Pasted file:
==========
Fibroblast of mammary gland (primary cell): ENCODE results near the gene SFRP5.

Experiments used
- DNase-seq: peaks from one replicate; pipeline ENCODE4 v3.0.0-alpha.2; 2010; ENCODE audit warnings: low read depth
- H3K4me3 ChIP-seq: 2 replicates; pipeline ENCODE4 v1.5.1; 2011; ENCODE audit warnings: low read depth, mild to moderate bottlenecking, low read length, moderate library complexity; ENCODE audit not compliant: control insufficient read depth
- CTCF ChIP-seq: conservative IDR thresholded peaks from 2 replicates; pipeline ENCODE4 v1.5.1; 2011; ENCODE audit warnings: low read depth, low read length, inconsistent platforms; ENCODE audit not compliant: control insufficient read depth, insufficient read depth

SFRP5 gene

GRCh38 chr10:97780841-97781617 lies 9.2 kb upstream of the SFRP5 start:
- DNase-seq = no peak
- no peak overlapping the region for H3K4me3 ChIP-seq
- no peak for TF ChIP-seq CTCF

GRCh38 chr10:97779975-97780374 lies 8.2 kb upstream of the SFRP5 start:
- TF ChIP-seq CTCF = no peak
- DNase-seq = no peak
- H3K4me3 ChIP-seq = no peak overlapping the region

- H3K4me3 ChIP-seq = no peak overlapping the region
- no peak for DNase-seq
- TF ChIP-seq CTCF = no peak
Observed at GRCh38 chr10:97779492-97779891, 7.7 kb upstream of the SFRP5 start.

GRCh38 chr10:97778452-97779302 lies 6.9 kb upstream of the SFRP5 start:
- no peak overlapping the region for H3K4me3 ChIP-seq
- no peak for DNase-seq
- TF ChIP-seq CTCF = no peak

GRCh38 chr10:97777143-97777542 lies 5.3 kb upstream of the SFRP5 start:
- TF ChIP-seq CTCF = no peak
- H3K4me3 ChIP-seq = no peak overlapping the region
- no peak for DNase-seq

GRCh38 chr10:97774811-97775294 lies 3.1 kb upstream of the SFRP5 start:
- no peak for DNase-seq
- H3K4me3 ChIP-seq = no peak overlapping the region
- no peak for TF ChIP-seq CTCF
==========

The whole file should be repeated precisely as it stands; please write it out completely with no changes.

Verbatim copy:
Fibroblast of mammary gland (primary cell): ENCODE results near the gene SFRP5.

Experiments used
- DNase-seq: peaks from one replicate; pipeline ENCODE4 v3.0.0-alpha.2; 2010; ENCODE audit warnings: low read depth
- H3K4me3 ChIP-seq: 2 replicates; pipeline ENCODE4 v1.5.1; 2011; ENCODE audit warnings: low read depth, mild to moderate bottlenecking, low read length, moderate library complexity; ENCODE audit not compliant: control insufficient read depth
- CTCF ChIP-seq: conservative IDR thresholded peaks from 2 replicates; pipeline ENCODE4 v1.5.1; 2011; ENCODE audit warnings: low read depth, low read length, inconsistent platforms; ENCODE audit not compliant: control insufficient read depth, insufficient read depth

SFRP5 gene

GRCh38 chr10:97780841-97781617 lies 9.2 kb upstream of the SFRP5 start:
- DNase-seq = no peak
- no peak overlapping the region for H3K4me3 ChIP-seq
- no peak for TF ChIP-seq CTCF

GRCh38 chr10:97779975-97780374 lies 8.2 kb upstream of the SFRP5 start:
- TF ChIP-seq CTCF = no peak
- DNase-seq = no peak
- H3K4me3 ChIP-seq = no peak overlapping the region

- H3K4me3 ChIP-seq = no peak overlapping the region
- no peak for DNase-seq
- TF ChIP-seq CTCF = no peak
Observed at GRCh38 chr10:97779492-97779891, 7.7 kb upstream of the SFRP5 start.

GRCh38 chr10:97778452-97779302 lies 6.9 kb upstream of the SFRP5 start:
- no peak overlapping the region for H3K4me3 ChIP-seq
- no peak for DNase-seq
- TF ChIP-seq CTCF = no peak

GRCh38 chr10:97777143-97777542 lies 5.3 kb upstream of the SFRP5 start:
- TF ChIP-seq CTCF = no peak
- H3K4me3 ChIP-seq = no peak overlapping the region
- no peak for DNase-seq

GRCh38 chr10:97774811-97775294 lies 3.1 kb upstream of the SFRP5 start:
- no peak for DNase-seq
- H3K4me3 ChIP-seq = no peak overlapping the region
- no peak for TF ChIP-seq CTCF